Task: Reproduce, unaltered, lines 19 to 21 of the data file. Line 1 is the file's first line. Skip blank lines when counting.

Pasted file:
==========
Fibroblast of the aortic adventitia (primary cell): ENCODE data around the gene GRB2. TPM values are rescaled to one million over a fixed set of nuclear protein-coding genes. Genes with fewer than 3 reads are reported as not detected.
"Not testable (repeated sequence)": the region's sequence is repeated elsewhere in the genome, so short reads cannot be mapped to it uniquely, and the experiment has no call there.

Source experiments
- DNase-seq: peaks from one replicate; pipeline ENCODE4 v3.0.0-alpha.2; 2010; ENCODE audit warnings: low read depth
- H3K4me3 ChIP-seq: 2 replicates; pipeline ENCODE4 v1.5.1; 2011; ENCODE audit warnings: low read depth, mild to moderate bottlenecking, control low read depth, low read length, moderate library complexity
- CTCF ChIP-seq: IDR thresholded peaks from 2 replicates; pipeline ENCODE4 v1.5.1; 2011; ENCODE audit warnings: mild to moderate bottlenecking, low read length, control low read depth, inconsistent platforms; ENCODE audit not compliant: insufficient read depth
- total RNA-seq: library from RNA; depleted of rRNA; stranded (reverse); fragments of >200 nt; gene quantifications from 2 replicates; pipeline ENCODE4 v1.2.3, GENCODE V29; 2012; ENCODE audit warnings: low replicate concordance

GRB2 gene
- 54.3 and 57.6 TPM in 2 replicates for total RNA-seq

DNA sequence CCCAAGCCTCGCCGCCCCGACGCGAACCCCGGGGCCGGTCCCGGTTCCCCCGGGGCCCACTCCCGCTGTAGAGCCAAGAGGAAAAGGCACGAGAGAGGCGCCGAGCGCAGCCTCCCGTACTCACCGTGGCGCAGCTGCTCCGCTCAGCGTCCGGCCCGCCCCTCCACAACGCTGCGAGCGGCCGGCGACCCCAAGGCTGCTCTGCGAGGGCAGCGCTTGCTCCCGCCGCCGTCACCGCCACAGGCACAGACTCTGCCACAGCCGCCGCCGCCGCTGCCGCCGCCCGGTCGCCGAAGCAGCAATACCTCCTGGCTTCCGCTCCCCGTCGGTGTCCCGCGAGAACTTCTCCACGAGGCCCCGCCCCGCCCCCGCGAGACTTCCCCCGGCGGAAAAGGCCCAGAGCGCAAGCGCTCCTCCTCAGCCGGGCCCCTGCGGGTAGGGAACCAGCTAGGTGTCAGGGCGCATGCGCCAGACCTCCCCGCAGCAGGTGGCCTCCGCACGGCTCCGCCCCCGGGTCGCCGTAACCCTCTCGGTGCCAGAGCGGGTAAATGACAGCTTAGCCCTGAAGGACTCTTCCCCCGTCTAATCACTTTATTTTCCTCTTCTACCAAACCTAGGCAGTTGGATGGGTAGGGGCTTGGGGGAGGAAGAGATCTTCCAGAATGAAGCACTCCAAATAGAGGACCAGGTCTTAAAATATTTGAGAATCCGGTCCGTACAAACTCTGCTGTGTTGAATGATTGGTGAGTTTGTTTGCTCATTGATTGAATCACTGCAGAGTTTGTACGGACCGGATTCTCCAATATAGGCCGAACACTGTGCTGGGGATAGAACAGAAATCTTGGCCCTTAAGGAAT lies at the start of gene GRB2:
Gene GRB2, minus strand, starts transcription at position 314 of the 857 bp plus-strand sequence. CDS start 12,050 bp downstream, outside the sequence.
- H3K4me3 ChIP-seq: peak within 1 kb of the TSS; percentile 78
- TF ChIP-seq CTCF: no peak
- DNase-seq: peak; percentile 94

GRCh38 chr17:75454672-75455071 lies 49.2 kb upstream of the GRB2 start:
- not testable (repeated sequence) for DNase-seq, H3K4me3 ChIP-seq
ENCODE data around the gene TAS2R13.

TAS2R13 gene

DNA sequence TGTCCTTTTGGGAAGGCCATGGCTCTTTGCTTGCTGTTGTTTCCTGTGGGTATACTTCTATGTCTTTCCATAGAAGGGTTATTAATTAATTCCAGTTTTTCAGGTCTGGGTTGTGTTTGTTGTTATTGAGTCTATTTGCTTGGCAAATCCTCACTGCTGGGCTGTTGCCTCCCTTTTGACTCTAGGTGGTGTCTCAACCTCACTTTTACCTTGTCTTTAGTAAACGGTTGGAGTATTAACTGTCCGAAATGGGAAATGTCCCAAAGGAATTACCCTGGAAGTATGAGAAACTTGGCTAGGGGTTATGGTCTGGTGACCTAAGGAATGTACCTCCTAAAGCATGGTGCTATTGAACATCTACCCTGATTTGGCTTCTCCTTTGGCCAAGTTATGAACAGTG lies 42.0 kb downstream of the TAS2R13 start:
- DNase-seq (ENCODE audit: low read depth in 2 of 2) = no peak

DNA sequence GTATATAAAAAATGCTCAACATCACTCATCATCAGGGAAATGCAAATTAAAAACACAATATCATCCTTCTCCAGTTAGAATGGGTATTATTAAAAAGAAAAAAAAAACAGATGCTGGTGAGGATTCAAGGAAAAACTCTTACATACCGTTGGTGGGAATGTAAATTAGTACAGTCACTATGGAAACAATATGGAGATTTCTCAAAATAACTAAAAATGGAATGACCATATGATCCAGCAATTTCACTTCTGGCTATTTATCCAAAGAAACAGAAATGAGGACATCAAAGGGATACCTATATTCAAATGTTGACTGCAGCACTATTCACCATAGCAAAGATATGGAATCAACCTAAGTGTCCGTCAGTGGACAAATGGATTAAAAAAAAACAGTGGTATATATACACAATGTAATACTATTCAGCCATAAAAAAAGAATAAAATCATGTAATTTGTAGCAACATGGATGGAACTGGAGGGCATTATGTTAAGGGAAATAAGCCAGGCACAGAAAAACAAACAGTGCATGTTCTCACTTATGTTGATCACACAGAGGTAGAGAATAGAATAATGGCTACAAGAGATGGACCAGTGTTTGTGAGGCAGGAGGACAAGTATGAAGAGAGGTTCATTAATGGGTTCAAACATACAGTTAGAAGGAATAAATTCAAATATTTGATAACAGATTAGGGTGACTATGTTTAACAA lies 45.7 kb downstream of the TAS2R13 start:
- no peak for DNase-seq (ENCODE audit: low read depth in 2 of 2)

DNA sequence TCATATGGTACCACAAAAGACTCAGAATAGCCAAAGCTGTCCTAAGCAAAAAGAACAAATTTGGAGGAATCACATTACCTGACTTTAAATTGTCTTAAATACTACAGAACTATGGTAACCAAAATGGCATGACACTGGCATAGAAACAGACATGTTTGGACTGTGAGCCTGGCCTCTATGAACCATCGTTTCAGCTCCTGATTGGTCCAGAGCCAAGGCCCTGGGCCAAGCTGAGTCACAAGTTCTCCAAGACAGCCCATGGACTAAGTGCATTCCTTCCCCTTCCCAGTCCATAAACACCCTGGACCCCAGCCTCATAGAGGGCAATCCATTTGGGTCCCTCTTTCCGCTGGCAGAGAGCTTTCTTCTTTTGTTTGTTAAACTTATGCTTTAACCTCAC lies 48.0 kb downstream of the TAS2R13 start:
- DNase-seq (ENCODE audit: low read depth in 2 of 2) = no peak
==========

DNA sequence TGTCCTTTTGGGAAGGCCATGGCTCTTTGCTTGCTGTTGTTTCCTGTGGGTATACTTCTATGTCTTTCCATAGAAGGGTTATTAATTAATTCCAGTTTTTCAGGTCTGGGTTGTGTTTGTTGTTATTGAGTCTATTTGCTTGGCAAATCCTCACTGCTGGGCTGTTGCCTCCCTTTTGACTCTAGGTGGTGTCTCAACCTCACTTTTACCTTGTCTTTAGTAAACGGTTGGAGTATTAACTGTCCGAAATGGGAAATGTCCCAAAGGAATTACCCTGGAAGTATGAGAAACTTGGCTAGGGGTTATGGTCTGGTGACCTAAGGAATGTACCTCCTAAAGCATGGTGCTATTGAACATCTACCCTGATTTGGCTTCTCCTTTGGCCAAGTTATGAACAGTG lies 42.0 kb downstream of the TAS2R13 start:
- DNase-seq (ENCODE audit: low read depth in 2 of 2) = no peak

DNA sequence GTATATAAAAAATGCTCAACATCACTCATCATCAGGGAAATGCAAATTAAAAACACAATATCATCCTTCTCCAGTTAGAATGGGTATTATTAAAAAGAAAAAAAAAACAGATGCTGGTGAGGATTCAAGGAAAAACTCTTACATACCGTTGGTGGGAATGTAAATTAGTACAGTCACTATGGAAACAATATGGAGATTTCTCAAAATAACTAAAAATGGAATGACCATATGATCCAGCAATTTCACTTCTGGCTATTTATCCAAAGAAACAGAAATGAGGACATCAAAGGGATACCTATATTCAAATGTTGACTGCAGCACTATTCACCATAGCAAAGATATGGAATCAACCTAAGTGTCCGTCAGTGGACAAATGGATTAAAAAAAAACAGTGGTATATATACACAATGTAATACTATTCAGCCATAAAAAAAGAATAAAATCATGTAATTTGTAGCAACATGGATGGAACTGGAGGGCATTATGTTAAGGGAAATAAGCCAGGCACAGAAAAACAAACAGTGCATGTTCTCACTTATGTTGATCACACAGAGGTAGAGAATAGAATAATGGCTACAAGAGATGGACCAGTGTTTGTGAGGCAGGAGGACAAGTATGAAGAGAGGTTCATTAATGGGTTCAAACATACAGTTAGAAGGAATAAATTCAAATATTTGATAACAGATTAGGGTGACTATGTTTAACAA lies 45.7 kb downstream of the TAS2R13 start: